Dollar Tree Stock: Investors May Be Barking Up the Wrong Tree

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Value-conscious investors, much like value-conscious shoppers, want to stretch their dollars as much as possible. Dollar Tree (NASDAQ:DLTR) may have bargains galore in its stores, but DLTR stock isn’t necessarily the perfect pick for value and growth.

It might seem self-evident that Dollar Tree should thrive when product prices at many big-box retail chains are on the rise. Indeed, as the company’s name implies, Dollar Tree ought to be a haven for affordably priced goods.

Maybe there are bargains to be found in Dollar Tree and at its associated Family Dollar locations, but the company still faces stiff competition from Walmart (NYSE:WMT) and from Temu, an increasingly popular Chinese e-commerce platform. Granted, Dollar Tree is succeeding in some respects, but when it comes to DLTR stock, the phrase “buyer beware” applies in 2024.

Dollar Tree is changing and stores are closing

To its credit, Dollar Tree resisted inflationary pressures and sold all items for $1 or $1.25 for a surprisingly long time. However, it appears that even Dollar Tree had to succumb to price pressures sooner or later.

Unfortunately, food-price inflation hits struggling Americans directly in their pocketbooks, and it’s forcing Dollar Tree to sell food items for much more than $1. As evidence of this, Dollar Tree is now selling $3, $4 and $5 frozen and refrigerated food items at more than 6,500 locations.

This isn’t only happening in the food section. According to the company’s latest quarterly report, Dollar Tree currently sells $3 and $5 center-store merchandise at around 5,000 stores. This might prompt some bargain hunters to turn to Walmart or even Temu for better deals on certain items.

It remains to be seen whether Dollar Tree will succeed in selling many of its more-than-$1 items this year. For the time being, it looks like the company isn’t doing too badly, as it opened 219 new stores in its fiscal fourth quarter; with that, the company’s total full-year new-store openings increased to 641.

On the other hand, Dollar Tree’s “portfolio optimization review” resulted in plans to close approximately 600 Family Dollar stores in the first half of fiscal 2024. In addition, Dollar Tree expects to shutter about 370 other stores (not necessarily of the Family Dollar brand) as their leases expire.

Dollar Tree Chairman and CEO Rick Dreiling proclaimed that his company is “accelerating our multi-price rollout at Dollar Tree and taking decisive action to improve profitability and unlock value at Family Dollar.” Again, that “multi-price rollout” appears to mean more-than-$1 product prices in response to inflation pressures.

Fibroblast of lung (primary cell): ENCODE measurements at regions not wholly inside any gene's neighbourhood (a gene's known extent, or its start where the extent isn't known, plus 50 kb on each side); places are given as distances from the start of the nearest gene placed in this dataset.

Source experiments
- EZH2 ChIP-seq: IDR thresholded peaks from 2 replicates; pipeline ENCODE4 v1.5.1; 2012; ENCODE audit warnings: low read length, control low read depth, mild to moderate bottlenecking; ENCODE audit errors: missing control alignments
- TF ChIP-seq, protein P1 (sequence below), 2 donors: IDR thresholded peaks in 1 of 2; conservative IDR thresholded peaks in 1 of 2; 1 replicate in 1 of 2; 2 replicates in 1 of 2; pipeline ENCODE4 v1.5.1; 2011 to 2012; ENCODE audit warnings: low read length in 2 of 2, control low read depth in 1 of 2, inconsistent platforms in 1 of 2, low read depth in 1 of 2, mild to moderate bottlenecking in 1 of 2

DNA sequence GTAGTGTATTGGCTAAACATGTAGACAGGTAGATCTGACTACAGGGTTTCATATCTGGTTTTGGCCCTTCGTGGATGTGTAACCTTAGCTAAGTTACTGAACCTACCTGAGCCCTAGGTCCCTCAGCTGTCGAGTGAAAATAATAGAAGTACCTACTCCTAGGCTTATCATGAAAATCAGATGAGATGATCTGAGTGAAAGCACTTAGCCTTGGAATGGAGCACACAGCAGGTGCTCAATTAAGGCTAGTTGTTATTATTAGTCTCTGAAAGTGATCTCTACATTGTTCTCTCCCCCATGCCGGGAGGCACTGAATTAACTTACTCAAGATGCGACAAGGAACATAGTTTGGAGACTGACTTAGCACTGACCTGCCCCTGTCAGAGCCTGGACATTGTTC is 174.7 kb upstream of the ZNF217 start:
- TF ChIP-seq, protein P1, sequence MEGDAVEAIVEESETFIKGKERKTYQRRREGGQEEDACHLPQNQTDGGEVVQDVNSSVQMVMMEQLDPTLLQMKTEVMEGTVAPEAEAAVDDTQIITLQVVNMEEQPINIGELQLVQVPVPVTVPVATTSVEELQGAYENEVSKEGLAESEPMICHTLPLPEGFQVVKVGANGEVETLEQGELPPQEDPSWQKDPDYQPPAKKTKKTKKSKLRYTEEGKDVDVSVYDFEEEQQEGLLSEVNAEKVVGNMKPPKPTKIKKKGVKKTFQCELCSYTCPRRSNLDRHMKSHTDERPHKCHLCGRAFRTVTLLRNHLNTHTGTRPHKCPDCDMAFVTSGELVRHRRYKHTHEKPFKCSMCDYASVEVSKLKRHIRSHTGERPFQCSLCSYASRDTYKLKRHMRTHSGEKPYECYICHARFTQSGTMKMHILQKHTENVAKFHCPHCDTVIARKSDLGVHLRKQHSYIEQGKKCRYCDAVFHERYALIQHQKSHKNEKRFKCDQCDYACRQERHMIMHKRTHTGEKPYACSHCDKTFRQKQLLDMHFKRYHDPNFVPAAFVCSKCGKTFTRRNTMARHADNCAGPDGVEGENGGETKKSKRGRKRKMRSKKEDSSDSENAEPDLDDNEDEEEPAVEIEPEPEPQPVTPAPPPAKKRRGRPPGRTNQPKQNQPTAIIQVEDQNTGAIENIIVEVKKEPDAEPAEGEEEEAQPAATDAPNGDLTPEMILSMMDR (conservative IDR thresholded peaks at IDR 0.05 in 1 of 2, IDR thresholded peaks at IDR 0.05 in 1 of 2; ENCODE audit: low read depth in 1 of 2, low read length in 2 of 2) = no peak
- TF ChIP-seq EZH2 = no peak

As for the “decisive action,” I suspect that Dreiling is referring to the aforementioned Family Dollar store closures. Of course, I don’t have an insider’s view of what’s going on at Dollar Tree and Family Dollar. Generally speaking though, large-scale store closures aren’t a sign of success and confidence in a brand.

Earnings miss detracts from Dollar Tree’s value proposition

Prior to Dollar Tree’s fourth-quarter fiscal 2023 financial report, which was released this morning, the company’s GAAP trailing 12-month price-to-earnings (P/E) ratio was 28.36x. For comparison, the sector median P/E ratio was 20.67x.

Thus, judging by that metric, Dollar Tree didn’t have a bargain-level valuation. However, DLTR stock is down sharply today, so the company’s valuation might improve somewhat during the next few trading sessions.

Nonetheless, even if Dollar Tree’s valuation multiple comes down, the bull case isn’t very compelling. Whereas analysts expected the retailer to have generated revenue of $8.67 billion during Q4 of FY2023, it fell short with revenue of $8.63 billion. Furthermore, Dollar Tree’s quarterly adjusted earnings of $2.55 per share missed Wall Street’s call for earnings of $2.66 per share.

The near-term future isn’t particularly bright either, as Dollar Tree expects to generate current-quarter earnings of $1.33 to $1.48 share. That’s a pessimistic outlook when compared to the analysts’ consensus estimate of $1.70 per share.

Short-term stock traders don’t like it when companies release lower-than-anticipated forward guidance, so they’re punishing Dollar Tree today by dumping its shares. If the stock price drops low enough, maybe there will be an irresistible bargain. In my estimation, $110 would be a good price for DLTR stock, although $100 would be even better.

However, even at those prices, Dollar Tree shares might not be worth buying. The most sensible strategy would be to wait another quarter to see if Dollar Tree and Family Dollar expect to close more stores and continue focusing on higher-than-$1 items. If so, then it’s probably not a great idea to invest one’s dollars in Dollar Tree.